If you are considered average height or short for your age and gender, you may be disappointed to learn that your body type puts you at a disadvantage in swimming. Athletic performances, including swimming, are influenced by a number of factors. Natural athletic ability and your fitness level play a major role in how well you can swim, but your body type also helps determine how fast and efficient you are at cutting through the water.
Conventional wisdom holds that tall and big body types are ideal for swimming. Physics backs this up and claims that big muscles perform better in certain athletic performances. Niels H. Secher, an anesthesiologist, exercise researcher and rower at the University of Copenhagen, investigated the effects of size and weight of rowers on their physical performance. Secher concluded that tall and large bodies are able to process higher amounts of oxygen for energy than small and light bodies, which are better suited for endurance sports, such as running or cycling. According to Secher, the same principle that applies to rowers also is true for swimmers.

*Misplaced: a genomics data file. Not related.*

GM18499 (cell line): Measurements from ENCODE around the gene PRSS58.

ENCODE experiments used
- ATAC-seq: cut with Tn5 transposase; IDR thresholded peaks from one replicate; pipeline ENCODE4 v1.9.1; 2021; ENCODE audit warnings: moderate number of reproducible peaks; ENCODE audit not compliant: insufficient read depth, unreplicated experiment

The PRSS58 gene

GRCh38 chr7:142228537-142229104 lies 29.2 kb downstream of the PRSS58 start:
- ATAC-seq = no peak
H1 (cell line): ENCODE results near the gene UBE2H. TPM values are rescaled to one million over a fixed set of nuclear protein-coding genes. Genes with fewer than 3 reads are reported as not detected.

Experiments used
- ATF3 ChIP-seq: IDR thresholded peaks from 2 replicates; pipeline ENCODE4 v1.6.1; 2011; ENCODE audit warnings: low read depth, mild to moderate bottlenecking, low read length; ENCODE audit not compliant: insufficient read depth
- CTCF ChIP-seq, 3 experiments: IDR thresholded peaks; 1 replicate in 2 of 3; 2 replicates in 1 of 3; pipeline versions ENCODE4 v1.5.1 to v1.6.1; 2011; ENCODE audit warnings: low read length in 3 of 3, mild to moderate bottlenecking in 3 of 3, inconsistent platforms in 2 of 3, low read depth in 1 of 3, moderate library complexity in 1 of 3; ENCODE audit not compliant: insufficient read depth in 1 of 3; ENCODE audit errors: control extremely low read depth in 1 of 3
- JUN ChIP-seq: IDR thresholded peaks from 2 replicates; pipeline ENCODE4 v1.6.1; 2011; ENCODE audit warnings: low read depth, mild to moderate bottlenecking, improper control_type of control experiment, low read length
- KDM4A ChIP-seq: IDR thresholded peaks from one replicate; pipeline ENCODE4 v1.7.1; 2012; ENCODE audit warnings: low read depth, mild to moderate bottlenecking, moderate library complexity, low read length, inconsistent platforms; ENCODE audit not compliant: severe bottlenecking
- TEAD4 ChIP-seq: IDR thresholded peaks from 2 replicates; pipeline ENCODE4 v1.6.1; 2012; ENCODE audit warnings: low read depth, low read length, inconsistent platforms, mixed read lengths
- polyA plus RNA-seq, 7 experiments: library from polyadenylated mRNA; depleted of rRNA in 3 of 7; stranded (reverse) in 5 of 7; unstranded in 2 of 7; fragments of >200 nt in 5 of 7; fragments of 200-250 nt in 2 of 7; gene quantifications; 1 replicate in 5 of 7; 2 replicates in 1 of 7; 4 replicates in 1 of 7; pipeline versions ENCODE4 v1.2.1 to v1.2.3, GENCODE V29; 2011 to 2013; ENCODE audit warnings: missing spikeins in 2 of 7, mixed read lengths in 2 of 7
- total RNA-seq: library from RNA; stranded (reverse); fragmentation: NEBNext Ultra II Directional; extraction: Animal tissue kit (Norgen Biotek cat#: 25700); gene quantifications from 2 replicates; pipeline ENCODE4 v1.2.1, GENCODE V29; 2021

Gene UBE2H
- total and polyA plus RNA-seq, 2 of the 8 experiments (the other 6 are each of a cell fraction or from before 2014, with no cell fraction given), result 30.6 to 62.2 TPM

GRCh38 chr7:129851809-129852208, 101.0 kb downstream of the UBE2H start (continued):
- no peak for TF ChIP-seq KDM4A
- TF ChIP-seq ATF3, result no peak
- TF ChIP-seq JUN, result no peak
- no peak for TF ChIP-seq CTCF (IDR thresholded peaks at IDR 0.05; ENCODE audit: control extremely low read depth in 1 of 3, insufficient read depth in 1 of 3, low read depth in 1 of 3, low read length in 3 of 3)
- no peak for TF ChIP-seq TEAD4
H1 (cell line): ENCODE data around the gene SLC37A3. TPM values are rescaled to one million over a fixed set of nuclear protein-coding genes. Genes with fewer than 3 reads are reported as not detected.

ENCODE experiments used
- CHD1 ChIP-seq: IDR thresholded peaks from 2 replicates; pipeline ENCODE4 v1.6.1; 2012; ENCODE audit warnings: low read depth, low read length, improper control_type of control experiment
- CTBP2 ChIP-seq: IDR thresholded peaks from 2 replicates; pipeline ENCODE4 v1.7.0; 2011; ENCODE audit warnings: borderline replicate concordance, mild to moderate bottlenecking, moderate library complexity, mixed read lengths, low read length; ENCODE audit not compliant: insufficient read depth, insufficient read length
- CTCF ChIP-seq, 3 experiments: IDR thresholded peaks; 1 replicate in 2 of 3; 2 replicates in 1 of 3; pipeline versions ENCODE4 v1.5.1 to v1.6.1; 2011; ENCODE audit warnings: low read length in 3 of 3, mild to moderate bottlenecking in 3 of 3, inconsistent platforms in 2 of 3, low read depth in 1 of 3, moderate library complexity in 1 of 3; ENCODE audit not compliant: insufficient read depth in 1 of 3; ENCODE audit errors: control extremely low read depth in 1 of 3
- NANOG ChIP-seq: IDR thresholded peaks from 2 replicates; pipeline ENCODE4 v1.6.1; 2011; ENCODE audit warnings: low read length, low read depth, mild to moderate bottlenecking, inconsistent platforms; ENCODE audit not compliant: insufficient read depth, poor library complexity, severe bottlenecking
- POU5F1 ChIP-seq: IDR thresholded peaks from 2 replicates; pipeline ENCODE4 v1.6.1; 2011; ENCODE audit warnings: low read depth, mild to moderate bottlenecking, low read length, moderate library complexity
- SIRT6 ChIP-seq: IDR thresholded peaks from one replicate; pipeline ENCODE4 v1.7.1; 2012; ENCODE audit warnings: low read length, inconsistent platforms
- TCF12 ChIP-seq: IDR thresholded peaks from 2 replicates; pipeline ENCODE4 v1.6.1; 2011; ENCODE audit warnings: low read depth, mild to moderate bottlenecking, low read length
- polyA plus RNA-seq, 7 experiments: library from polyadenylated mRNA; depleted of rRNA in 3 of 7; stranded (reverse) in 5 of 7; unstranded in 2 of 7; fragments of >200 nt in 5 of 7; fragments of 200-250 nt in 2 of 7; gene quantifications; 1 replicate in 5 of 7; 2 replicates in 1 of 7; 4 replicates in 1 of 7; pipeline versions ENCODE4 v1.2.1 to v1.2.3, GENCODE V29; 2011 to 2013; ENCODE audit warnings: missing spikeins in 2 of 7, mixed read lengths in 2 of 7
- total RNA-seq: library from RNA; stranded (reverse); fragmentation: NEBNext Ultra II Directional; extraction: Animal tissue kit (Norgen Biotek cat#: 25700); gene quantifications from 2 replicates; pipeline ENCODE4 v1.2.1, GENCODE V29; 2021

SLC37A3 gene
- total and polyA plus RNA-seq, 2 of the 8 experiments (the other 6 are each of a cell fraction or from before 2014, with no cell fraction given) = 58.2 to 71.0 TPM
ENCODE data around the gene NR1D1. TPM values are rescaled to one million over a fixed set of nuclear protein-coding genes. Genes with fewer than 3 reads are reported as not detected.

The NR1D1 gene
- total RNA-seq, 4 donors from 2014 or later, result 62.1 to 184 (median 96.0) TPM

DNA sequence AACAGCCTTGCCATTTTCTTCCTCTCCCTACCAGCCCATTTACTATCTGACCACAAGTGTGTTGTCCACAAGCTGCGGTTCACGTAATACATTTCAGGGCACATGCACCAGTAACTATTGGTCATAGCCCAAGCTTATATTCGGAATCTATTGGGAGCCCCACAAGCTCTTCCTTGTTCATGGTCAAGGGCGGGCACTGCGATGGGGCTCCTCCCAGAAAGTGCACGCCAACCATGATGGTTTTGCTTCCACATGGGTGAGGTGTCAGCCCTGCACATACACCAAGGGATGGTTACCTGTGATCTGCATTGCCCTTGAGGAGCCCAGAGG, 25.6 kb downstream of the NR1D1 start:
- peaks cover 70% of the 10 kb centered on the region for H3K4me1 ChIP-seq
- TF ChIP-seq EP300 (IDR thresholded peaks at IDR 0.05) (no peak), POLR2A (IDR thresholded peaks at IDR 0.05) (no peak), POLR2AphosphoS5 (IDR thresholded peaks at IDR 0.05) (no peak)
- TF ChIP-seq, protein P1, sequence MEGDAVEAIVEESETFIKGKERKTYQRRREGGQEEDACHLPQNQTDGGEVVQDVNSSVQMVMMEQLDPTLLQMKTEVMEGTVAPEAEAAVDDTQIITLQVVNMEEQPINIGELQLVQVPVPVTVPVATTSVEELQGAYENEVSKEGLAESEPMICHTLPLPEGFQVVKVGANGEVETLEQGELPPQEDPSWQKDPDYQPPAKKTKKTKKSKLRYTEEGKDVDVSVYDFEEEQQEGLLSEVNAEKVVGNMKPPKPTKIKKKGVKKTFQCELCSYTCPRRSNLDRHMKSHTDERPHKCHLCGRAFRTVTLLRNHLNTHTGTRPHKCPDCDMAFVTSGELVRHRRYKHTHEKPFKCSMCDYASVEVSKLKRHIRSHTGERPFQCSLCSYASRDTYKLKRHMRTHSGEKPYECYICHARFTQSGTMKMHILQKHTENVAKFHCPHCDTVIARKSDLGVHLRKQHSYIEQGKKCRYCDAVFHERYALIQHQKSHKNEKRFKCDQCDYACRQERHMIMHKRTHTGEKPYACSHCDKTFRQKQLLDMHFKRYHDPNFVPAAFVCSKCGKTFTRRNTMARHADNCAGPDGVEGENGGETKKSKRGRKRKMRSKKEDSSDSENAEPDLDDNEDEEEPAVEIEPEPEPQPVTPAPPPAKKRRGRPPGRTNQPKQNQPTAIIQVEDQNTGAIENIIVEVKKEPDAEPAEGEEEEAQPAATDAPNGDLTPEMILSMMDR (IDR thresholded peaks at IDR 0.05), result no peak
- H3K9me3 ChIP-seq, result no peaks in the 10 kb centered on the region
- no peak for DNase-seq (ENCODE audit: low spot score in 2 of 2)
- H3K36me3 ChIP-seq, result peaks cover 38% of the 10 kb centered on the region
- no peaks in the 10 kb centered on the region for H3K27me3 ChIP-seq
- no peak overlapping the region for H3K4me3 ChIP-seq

The intensity of your exercise plays a major role in how effective your legs are while swimming. Because most competition swimming consists of sprints, long legs are in general more efficient. The primary reason for this is the amount of energy big muscles can produce in short, sprint-type athletic performances. Long legs and big muscles, which are able to move more water than short legs, help propel your body at a faster pace. The shorter the swimming distance, the greater the advantage of having long legs.
A long and lean overall physique contributes to a swimmer's ability to easily glide through the water. The longer your body, the more easily it can cut through the water by reducing the amount of drag. Think of the shape of a canoe or a scull boat used in rowing. Narrow and long designs are more effective moving through water than wide and short boats. The same principle applies to the human body.
A brief examination of famous swimmer heights shows a pattern. Most of the top male swimmers stand at more than 6 feet tall. Some notable names and their heights include Americans Michael Phelps at 6 feet, 4 inches, Ryan Lochte at 6 feet, 2 inches and Mark Spitz at 6 feet, 1 inch, Australian Ian Thorpe at 6 feet, 5 inches, Sun Yang from China comes in at 6 feet, 5 inches and Germans Roland Matthes at 6 feet, 2 inches and Michael Gross, whose 6 foot, 7 inch stature earned him the nickname "The Albatross" for his impressive wingspan.